In addition to depicting particular battles, the book focuses on the individual soldier. A page offering a description of the Roman Legionary gives the reader an overview of their panoply and tactics. An introductory paragraph focuses on the uniformity, discipline, and coordination which allowed for their military successes. An annotated illustration of a soldier presents each element of the panoply with their native language and the English equivalent name e.g Scutum / Shield, or O-yoroi/full armour. The depth of illustration allows the reader to see the intricacies of the armour. On the adjacent page, the focus on tactics demonstrates the Legion’s tactics in action. An illustration presents native Germanic peoples in front of a forest battleground barraging the Legion with arrows. The Legion is shown in the Tortoise formation to enable it to deflect these missiles. The paragraph below the illustration explains the benefit of the formation and the reason for the adoption of this tactic. Thus, illustration and text complement each other and readers are provided with a context for the peoples, weapons and armour.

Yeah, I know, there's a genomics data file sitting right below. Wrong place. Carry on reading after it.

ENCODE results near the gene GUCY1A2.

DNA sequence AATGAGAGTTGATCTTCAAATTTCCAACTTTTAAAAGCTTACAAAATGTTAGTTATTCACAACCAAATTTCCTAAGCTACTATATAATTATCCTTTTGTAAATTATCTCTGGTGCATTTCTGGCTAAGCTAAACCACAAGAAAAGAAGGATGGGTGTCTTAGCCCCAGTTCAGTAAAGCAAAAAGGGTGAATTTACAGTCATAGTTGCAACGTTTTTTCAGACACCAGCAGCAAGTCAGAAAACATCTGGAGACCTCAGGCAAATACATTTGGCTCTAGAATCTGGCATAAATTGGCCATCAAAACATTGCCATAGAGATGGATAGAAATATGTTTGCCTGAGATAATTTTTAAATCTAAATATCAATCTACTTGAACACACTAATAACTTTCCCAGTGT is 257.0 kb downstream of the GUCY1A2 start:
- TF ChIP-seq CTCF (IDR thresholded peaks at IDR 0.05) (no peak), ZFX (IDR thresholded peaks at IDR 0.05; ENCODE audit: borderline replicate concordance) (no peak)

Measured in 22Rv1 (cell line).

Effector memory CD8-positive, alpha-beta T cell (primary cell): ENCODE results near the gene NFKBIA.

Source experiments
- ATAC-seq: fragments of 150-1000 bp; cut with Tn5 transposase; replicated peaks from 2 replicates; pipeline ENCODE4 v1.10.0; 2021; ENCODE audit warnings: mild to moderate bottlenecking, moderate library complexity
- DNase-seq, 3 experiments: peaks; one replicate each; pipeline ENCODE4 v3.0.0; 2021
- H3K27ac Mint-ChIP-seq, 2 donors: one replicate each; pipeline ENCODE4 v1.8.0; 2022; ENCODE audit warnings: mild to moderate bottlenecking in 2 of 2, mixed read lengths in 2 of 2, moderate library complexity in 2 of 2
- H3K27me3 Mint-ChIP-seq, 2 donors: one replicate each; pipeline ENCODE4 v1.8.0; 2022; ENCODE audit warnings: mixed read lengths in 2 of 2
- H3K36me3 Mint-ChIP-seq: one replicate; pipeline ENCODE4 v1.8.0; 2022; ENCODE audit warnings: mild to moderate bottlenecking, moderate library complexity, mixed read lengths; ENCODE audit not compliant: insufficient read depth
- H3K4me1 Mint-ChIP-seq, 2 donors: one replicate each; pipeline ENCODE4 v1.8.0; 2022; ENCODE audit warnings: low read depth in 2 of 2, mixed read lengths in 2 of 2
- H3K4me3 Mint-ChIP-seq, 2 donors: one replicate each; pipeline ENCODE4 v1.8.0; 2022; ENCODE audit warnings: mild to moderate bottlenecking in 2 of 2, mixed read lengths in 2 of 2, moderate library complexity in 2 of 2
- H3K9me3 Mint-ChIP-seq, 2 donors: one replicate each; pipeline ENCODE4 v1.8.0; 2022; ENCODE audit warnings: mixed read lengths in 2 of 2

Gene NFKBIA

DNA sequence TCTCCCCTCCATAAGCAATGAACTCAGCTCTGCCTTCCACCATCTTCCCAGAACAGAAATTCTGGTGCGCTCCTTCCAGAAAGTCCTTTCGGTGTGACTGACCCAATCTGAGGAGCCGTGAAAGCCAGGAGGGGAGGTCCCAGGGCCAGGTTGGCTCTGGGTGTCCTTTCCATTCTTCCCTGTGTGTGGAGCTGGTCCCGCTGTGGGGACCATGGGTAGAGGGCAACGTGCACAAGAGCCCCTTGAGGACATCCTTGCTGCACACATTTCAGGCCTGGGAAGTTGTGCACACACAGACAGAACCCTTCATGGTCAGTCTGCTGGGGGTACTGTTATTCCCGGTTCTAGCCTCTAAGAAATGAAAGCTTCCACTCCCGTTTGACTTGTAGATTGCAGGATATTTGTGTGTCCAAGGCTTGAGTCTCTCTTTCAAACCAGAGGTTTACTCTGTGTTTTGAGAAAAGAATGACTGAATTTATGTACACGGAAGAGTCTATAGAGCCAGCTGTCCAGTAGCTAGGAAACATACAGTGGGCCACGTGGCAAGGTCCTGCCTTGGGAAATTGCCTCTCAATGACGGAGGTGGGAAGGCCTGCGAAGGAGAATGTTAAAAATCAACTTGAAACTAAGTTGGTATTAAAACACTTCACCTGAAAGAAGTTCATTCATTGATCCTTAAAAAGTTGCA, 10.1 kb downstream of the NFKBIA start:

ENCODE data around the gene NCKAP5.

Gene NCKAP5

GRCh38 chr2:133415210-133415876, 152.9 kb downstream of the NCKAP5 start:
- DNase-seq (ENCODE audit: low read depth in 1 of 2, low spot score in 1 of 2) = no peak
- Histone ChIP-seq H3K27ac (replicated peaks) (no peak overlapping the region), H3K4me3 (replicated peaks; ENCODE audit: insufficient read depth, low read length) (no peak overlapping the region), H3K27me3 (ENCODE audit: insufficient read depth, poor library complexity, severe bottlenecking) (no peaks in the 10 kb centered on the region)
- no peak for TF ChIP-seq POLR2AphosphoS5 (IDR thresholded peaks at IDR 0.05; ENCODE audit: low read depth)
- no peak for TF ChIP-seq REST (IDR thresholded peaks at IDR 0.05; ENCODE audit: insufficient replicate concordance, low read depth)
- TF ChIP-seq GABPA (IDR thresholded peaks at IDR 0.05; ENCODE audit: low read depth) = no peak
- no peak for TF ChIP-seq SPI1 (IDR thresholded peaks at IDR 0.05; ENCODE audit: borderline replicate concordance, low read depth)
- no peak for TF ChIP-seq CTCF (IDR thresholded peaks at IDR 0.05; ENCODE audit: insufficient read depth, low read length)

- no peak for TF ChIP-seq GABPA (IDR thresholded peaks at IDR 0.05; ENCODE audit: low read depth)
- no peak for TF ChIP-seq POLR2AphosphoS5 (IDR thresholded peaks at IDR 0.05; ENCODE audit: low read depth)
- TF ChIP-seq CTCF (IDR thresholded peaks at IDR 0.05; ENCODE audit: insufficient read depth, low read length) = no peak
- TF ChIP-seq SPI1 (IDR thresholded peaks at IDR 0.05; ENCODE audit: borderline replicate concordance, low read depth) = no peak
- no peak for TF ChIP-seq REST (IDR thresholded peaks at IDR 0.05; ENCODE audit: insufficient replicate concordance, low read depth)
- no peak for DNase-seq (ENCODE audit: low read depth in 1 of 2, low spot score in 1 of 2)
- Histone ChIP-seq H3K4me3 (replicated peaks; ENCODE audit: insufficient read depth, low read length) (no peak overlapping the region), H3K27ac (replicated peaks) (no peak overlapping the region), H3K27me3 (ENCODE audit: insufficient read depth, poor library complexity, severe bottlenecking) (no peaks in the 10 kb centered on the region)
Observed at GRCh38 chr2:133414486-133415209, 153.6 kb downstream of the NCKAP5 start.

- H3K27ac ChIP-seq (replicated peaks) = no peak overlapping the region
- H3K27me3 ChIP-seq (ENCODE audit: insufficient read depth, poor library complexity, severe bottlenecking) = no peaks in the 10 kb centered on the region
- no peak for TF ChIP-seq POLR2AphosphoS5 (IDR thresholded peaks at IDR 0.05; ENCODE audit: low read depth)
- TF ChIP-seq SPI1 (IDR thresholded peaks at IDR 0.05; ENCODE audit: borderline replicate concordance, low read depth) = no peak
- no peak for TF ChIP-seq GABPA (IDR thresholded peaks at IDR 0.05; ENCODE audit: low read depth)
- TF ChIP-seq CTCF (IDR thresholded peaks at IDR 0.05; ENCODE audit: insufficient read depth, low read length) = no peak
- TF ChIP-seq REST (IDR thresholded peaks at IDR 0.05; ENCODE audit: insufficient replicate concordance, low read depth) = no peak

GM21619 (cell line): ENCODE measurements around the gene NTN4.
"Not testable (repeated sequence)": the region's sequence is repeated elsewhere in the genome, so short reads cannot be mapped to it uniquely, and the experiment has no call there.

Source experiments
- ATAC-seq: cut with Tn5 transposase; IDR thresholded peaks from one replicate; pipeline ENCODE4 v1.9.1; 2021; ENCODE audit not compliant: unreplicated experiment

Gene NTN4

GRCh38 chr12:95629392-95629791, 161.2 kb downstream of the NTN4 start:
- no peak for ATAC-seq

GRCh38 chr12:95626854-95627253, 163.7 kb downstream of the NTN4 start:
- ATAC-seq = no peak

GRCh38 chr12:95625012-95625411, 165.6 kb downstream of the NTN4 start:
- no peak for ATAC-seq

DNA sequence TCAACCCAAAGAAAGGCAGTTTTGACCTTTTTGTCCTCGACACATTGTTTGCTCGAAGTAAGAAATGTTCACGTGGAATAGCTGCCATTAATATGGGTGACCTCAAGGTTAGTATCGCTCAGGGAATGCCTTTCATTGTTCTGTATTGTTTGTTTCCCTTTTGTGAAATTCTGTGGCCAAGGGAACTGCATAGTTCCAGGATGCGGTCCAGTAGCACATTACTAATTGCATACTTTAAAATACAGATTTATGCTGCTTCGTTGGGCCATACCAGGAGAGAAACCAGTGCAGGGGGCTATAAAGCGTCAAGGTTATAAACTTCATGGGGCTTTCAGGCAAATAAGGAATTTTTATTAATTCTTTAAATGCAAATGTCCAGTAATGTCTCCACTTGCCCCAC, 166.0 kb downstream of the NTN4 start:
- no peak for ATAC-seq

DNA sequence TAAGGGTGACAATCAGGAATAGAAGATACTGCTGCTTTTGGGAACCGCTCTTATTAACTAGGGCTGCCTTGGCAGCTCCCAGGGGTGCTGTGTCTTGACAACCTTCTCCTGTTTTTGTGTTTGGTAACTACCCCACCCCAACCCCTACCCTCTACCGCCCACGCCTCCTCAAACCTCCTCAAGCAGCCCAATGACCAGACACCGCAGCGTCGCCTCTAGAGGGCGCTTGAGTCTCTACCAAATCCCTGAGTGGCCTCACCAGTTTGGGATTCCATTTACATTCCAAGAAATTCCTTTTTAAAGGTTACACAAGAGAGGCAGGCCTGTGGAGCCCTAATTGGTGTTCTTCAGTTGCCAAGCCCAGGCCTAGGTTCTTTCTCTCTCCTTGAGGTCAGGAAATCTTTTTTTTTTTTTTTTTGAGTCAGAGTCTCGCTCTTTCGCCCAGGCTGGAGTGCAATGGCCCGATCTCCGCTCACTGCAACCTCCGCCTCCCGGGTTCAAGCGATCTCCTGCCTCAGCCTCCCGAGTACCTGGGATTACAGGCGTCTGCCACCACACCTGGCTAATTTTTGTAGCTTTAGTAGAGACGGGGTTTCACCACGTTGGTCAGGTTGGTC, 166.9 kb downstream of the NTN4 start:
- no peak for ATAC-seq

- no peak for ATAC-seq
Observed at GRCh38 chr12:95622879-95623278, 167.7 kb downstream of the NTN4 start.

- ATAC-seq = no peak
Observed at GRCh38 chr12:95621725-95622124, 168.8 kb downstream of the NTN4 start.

The penultimate page, titled The Evolution of Weapons, explores the various developments in materials and their impact upon weapon types. The book includes illustrations of a bronze sword from the Bronze Age, a Roman iron sword, and a Japanese steel katana. The varied cultural backgrounds of these weapons show the reader the variety of design that can be offered from different materials and cultures. A focus is placed on obsidian with an illustration of an obsidian knife and spear used by the Maya people and a description of the macuahuitl club.
The final pag, The Evolution of Armour, focuses on the evolution of armour types with details of the protection offered and design details. The four armour types are: tanned skins, lamellar armour, scale armour, and plate armour. Following the different cultures detailed, the reader is able to place the varieties of armours with their respondent armies. A specific focus is placed on a suit of bone armour discovered by archaeologists in Siberia. By placing such vastly different armours side-by-side the reader is able to see the developments of these armours shaped by centuries of conflict.